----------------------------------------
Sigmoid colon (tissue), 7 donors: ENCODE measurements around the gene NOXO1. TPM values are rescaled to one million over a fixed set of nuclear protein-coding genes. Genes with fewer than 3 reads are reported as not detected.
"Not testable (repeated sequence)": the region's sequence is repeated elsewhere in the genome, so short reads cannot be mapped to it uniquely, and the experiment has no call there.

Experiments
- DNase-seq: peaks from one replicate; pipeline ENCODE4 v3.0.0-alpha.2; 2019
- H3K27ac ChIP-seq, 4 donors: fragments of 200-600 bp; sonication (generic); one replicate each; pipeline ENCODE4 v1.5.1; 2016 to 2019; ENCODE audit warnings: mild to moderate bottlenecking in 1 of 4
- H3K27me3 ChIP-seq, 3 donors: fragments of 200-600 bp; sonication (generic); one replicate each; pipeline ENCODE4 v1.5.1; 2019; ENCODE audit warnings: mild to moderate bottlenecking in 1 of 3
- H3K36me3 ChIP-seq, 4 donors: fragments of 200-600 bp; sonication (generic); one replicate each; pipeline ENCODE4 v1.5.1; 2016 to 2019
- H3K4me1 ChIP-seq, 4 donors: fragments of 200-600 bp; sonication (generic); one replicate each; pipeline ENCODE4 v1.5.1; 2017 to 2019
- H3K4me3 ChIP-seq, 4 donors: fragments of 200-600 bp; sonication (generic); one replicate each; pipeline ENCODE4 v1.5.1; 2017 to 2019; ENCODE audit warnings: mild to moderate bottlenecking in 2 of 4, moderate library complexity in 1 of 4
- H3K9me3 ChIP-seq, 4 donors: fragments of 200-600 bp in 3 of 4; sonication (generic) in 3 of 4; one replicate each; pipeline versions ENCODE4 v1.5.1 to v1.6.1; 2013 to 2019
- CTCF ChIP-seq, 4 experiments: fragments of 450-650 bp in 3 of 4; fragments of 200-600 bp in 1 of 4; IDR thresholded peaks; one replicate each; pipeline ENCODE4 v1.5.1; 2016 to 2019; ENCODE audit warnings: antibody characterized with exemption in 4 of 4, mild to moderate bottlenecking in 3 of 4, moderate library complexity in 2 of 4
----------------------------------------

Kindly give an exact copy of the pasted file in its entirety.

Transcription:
Sigmoid colon (tissue), 7 donors: ENCODE measurements around the gene NOXO1. TPM values are rescaled to one million over a fixed set of nuclear protein-coding genes. Genes with fewer than 3 reads are reported as not detected.
"Not testable (repeated sequence)": the region's sequence is repeated elsewhere in the genome, so short reads cannot be mapped to it uniquely, and the experiment has no call there.

Experiments
- DNase-seq: peaks from one replicate; pipeline ENCODE4 v3.0.0-alpha.2; 2019
- H3K27ac ChIP-seq, 4 donors: fragments of 200-600 bp; sonication (generic); one replicate each; pipeline ENCODE4 v1.5.1; 2016 to 2019; ENCODE audit warnings: mild to moderate bottlenecking in 1 of 4
- H3K27me3 ChIP-seq, 3 donors: fragments of 200-600 bp; sonication (generic); one replicate each; pipeline ENCODE4 v1.5.1; 2019; ENCODE audit warnings: mild to moderate bottlenecking in 1 of 3
- H3K36me3 ChIP-seq, 4 donors: fragments of 200-600 bp; sonication (generic); one replicate each; pipeline ENCODE4 v1.5.1; 2016 to 2019
- H3K4me1 ChIP-seq, 4 donors: fragments of 200-600 bp; sonication (generic); one replicate each; pipeline ENCODE4 v1.5.1; 2017 to 2019
- H3K4me3 ChIP-seq, 4 donors: fragments of 200-600 bp; sonication (generic); one replicate each; pipeline ENCODE4 v1.5.1; 2017 to 2019; ENCODE audit warnings: mild to moderate bottlenecking in 2 of 4, moderate library complexity in 1 of 4
- H3K9me3 ChIP-seq, 4 donors: fragments of 200-600 bp in 3 of 4; sonication (generic) in 3 of 4; one replicate each; pipeline versions ENCODE4 v1.5.1 to v1.6.1; 2013 to 2019
- CTCF ChIP-seq, 4 experiments: fragments of 450-650 bp in 3 of 4; fragments of 200-600 bp in 1 of 4; IDR thresholded peaks; one replicate each; pipeline ENCODE4 v1.5.1; 2016 to 2019; ENCODE audit warnings: antibody characterized with exemption in 4 of 4, mild to moderate bottlenecking in 3 of 4, moderate library complexity in 2 of 4